Also, the adult Bruce’s (Christian Bale) decision to leave the United States and take up a life of crime, because he claims he “needed to feel the fear,” is on the weak side and seems like little more than a device to bring him to the attention of Henri Ducard (Liam Neeson). And that brings up the most heavy-handed aspect of the screenplay, which is just too bound and determined to make sure that even the dimmest bulb in the audience gets the idea that everything associated with Batman is grounded in fear — as is everything else in the movie.
The scenes involving Bruce’s training under Ducard — in the mystic Orient at the compound of Ra’s Al Ghul (Ken Watanabe, The Last Samurai), where Ducard hopes to recruit Bruce into the League of Shadows — sometimes seems like a contest to see how many times the word “fear” can be worked into the dialogue. (“To conquer fear you must become fear.” “You have learned to bury your fear with anger. I will teach you to confront it.” And, most torturously of all: “Fear has been your guide. But now you must advance or fear will keep you on your knees. We will help you conquer your fear. In exchange you will renounce the cities of man. You will live in solitude. You will be a member of the League of Shadows. And you will be without fear.”)
In short, it’s all about fear. And the film conveys this without successfully without the excessive verbiage.
A few other developments are equally dubious or just ill-conceived: Bruce fails his final test to enter the League because he refuses to execute a murderer, but in so doing he ends up killing 20 or so people, presumably including the murderer! There may also be too much setup concerning his transformation into Batman when he returns to Gotham City, but without this there wouldn’t be much for Morgan Freeman’s character, Lucius Fox, to do.
However, once Bruce is Batman, Nolan’s film is frequently brilliant — not in the least because Batman’s actions are kept at a minimum. His attacks on criminals are swift, brutish, out-of-nowhere and genuinely creepy. In the Burton films, there were hints that Batman was unhinged. Here, there’s no doubt about it. He’s a hero who is nearly as frightening as the people he’s fighting, giving the film an anti-vigilante undercurrent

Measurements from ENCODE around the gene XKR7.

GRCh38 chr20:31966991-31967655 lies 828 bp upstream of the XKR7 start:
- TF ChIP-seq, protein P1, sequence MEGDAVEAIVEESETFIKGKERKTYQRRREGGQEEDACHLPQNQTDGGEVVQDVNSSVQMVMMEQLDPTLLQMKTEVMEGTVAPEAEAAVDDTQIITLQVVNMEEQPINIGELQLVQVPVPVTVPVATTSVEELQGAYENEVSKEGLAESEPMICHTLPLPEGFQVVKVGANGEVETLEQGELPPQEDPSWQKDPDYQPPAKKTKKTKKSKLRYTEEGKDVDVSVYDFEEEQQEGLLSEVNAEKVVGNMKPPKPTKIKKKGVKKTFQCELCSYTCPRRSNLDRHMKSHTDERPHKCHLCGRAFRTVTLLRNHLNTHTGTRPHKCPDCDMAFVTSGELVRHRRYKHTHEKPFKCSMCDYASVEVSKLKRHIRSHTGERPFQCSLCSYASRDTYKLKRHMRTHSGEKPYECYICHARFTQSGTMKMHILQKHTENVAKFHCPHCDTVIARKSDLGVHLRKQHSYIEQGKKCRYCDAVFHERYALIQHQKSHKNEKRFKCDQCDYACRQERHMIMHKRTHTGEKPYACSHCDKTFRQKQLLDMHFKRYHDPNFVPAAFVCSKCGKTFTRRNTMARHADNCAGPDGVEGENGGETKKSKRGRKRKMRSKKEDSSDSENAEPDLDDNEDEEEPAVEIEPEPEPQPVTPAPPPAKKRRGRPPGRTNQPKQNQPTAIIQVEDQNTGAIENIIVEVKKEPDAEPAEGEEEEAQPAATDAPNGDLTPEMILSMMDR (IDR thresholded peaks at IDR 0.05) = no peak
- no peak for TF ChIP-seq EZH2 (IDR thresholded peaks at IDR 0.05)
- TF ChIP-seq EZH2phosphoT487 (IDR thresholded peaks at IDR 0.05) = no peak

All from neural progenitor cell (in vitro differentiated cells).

As such, it may be the deepest Bat flick ever, which makes it unfortunate that the film pauses to include an out-of-place chase scene in the spectacularly ill-conceived new Batmobile and has serious problems with its villains.
With the exception of Cillian Murphy’s (28 Days Later…) marvelously theatrical and disturbing Dr. Jonathan Crane (aka “The Scarecrow”), the bad guys are rather lackluster. The performances are solid (even if we’ve seen Liam Neeson do this sort of thing too often), but they generally lack verve, and that hurts the film — though less so than the utterly uncharismatic Katie Holmes, who smirks her way through the whole thing.
The good guys, however, are very well done (which is unusual in this kind of film), with Bale an even better Bruce Wayne than a Batman. Michael Caine gives his best performance in ages as Alfred, and Gary Oldman gets near brilliance as Detective Gordon. Overall, it’s a case of the good far outweighing the bad, and while the screenplay is perhaps a little too straight-faced, it has just enough comedic bits to remain entertaining.
Plus, the movie has an impressive solidity that is lacking in nearly all such films of recent vintage. It’s not hard to tell why, either — unlike the movies that surround it, Batman Begins relies as little as possible on CGI effects, relying far more on traditional model-work and floor effects. There’s never anything even remotely cartoonish about its look. Going “backward” in this way, Nolan has in fact made a giant leap forward by creating a convincing comic-book movie.Rated PG-13 for intense action violence, disturbing images and some thematic elements.
— reviewed by Ken Hanke